USA flag logo/image

An Official Website of the United States Government

Incorporating Affective Stressors in Virtual Training Environments

Award Information

Agency:
Department of Defense
Branch:
Navy
Award ID:
82698
Program Year/Program:
2007 / SBIR
Agency Tracking Number:
N071-078-0116
Solicitation Year:
N/A
Solicitation Topic Code:
N/A
Solicitation Number:
N/A
Small Business Information
Design Interactive, Inc.
1221 E Broadway, Suite 110 Oviedo, FL 32765-7829
View profile »
Woman-Owned: No
Minority-Owned: No
HUBZone-Owned: No
 
Phase 1
Fiscal Year: 2007
Title: Incorporating Affective Stressors in Virtual Training Environments
Agency / Branch: DOD / NAVY
Contract: N00014-07-M-0229
Award Amount: $69,648.00
 

Abstract:

Virtual environment (VE) technology is one training method designed to promote effective information transfer to the real world. The goal of many VE trainers is improved cognitive and/or psychomotor performance. While both cognitive and psychomotor behaviors are important to task learning and performance, Bloom identified an additional behavior in his Taxonomy of Learning: affective behaviors. The study and understanding of affect in any VE training system is important to optimize learning and training transfer. Past work suggests that incorporating affect in VEs is challenging, as affective responses are not always experienced in VEs regardless of visual fidelity and large individual differences in affective responses have been reported. To address current limitations in creating an affectively appropriate VE training system, this proposal outlines development of the Affective Virtual Environment Training System (A-VETS) framework for introducing affect into VE training systems. A-VETS includes an architecture for determining trainee context, instructional context, desired approaches for creating immersion, and a set of strategies for aligning these contexts into one cohesive training environment designed to optimize learning and training transfer. By identifying how affective cues impact learning, designers can incorporate appropriate affective cues into training VEs to increase the effectiveness of VE training, particularly for high stress military environments.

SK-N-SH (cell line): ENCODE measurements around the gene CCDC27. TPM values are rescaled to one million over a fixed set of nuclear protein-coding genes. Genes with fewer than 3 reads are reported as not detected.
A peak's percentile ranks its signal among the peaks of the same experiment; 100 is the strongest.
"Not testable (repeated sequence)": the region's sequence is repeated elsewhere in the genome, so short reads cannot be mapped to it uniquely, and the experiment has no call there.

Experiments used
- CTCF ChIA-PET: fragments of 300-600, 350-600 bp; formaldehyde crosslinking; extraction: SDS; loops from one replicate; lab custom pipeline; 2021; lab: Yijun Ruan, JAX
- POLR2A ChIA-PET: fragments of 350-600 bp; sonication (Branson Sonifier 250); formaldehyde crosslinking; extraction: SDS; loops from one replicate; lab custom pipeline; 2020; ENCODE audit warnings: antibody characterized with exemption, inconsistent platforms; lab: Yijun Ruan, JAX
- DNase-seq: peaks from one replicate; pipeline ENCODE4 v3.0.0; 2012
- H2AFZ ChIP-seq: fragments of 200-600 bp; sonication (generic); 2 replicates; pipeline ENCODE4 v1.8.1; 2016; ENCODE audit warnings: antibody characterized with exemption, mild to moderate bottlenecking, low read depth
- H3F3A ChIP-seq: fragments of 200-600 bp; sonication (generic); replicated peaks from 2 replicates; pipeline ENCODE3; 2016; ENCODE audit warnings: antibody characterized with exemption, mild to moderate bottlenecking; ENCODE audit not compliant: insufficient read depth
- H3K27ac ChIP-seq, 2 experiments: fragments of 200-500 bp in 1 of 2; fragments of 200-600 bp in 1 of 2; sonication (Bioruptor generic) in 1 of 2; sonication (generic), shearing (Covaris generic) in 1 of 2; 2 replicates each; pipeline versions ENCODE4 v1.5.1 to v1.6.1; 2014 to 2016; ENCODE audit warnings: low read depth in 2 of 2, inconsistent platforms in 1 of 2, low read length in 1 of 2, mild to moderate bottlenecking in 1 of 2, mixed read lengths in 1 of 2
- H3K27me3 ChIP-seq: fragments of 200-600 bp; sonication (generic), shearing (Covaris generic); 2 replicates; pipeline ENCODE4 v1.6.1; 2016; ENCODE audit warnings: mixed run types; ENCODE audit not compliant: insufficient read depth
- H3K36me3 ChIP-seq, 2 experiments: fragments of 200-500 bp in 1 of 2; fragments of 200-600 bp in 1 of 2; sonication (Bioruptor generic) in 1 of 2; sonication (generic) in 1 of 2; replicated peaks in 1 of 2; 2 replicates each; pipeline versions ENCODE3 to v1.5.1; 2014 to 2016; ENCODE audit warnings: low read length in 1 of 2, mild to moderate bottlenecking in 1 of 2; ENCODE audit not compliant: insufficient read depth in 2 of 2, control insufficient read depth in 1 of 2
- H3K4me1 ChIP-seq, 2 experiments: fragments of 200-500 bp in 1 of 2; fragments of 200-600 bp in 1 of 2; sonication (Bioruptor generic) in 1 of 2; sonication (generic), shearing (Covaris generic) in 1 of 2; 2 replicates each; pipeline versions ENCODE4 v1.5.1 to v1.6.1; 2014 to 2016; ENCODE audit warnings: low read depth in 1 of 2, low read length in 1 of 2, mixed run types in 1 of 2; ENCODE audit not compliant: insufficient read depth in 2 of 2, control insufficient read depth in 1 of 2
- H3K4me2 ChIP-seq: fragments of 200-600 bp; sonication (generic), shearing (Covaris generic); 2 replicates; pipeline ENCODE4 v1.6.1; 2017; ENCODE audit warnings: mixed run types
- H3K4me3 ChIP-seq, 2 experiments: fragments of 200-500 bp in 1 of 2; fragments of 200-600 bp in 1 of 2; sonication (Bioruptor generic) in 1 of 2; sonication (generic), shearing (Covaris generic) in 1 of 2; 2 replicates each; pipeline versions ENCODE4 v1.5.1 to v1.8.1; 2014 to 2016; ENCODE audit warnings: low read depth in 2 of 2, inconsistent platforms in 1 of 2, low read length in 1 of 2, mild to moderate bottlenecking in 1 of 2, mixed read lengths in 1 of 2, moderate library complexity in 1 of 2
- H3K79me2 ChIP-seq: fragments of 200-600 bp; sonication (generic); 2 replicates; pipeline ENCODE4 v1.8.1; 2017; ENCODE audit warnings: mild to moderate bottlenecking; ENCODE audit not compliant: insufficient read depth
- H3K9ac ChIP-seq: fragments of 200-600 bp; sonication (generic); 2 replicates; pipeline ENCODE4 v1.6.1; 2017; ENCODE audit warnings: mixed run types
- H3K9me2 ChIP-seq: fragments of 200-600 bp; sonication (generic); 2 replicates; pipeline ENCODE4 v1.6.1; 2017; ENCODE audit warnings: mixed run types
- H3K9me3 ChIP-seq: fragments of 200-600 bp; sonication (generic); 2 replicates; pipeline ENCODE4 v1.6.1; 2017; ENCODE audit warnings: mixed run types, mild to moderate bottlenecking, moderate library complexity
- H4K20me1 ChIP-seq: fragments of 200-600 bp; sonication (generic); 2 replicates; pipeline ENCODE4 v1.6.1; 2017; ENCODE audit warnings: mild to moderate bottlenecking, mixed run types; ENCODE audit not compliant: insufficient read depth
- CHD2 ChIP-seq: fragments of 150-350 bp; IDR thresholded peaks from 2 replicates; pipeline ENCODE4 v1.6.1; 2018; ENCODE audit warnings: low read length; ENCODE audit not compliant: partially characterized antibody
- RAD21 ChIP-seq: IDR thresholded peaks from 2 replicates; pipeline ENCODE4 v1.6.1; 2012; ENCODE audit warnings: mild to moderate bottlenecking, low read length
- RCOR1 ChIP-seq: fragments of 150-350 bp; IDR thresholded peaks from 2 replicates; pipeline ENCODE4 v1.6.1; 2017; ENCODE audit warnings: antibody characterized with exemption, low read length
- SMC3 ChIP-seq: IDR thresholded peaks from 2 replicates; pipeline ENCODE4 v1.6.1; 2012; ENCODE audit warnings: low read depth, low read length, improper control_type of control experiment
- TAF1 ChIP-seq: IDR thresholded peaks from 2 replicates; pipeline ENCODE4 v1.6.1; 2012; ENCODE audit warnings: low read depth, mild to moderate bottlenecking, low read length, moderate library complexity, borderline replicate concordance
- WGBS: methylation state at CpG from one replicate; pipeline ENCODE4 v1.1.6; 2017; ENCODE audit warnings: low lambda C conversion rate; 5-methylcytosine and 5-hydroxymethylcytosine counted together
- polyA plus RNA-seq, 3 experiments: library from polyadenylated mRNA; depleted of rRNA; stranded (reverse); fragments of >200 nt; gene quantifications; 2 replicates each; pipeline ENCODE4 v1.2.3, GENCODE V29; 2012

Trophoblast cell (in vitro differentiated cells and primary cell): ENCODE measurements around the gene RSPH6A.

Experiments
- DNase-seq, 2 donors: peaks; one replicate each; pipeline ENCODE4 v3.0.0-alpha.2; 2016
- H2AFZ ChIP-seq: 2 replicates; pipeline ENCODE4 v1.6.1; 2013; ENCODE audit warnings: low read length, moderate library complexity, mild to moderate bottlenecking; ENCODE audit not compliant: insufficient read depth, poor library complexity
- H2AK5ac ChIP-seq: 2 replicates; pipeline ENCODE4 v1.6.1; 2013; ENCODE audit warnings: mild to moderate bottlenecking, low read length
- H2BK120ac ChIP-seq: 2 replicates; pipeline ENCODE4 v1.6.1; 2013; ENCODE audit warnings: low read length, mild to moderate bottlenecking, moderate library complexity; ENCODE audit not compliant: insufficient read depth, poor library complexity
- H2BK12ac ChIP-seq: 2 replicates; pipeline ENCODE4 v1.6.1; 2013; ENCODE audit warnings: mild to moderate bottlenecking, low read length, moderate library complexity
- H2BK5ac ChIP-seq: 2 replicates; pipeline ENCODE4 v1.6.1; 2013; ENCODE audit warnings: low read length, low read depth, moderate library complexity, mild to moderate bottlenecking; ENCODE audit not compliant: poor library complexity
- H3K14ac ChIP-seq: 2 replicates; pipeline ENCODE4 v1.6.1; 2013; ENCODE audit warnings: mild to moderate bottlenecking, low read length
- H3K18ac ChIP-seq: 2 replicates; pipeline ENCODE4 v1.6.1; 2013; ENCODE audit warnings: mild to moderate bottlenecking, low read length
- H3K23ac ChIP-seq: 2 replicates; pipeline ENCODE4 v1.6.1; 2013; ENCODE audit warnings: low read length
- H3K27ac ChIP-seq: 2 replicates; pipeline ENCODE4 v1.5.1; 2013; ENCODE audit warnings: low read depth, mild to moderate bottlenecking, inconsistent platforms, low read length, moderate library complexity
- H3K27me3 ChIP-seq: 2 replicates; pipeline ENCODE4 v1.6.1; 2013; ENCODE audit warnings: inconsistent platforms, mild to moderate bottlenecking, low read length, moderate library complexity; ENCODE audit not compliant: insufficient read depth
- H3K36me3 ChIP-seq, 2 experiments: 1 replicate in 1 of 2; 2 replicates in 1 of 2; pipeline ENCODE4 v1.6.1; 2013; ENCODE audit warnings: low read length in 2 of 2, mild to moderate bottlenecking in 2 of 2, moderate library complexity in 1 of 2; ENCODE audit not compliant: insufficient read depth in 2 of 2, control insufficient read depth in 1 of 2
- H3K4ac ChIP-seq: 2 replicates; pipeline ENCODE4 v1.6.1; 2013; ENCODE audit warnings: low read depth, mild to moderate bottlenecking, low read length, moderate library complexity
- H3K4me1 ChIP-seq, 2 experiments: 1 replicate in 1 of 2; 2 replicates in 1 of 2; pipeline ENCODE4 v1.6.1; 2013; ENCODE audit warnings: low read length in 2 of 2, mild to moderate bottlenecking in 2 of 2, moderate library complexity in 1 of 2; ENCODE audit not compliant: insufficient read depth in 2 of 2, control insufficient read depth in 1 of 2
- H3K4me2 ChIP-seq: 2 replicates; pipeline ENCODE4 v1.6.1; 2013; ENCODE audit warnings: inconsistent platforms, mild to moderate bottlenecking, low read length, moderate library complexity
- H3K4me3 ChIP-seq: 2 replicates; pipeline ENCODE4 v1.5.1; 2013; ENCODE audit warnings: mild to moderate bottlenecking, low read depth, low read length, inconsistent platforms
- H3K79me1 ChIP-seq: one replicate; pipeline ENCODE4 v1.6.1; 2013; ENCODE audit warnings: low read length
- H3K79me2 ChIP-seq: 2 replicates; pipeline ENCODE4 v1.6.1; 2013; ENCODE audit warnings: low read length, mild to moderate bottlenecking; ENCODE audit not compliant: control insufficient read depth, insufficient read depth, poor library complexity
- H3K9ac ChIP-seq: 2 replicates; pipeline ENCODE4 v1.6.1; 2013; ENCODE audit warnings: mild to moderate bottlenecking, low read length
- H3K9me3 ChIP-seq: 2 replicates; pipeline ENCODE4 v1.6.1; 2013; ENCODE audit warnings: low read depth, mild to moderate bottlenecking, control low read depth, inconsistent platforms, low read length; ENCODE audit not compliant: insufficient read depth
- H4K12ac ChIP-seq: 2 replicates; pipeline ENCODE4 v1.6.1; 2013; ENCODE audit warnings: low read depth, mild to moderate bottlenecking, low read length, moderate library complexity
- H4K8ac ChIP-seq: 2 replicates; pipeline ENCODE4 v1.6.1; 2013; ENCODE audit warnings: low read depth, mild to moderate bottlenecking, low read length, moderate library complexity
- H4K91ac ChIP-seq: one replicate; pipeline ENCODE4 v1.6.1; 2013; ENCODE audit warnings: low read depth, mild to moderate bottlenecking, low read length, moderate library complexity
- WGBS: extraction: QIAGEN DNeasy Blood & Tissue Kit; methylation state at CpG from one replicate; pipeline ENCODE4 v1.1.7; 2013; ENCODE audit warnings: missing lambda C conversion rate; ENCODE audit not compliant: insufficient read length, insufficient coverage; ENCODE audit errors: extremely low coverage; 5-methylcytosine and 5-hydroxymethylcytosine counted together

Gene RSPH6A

Principal Investigator:

Kelly Hale
Director, HSI
4077060977
kelly@designinteractive.net

Business Contact:

John Stanney
CFO
4077060980
john@designinteractive.net
Small Business Information at Submission:

DESIGN INTERACTIVE, INC.
1221 E. Broadway, Suite 110 Oviedo, FL 32765

EIN/Tax ID: 593534927
DUNS: N/A
Number of Employees:
Woman-Owned: No
Minority-Owned: No
HUBZone-Owned: No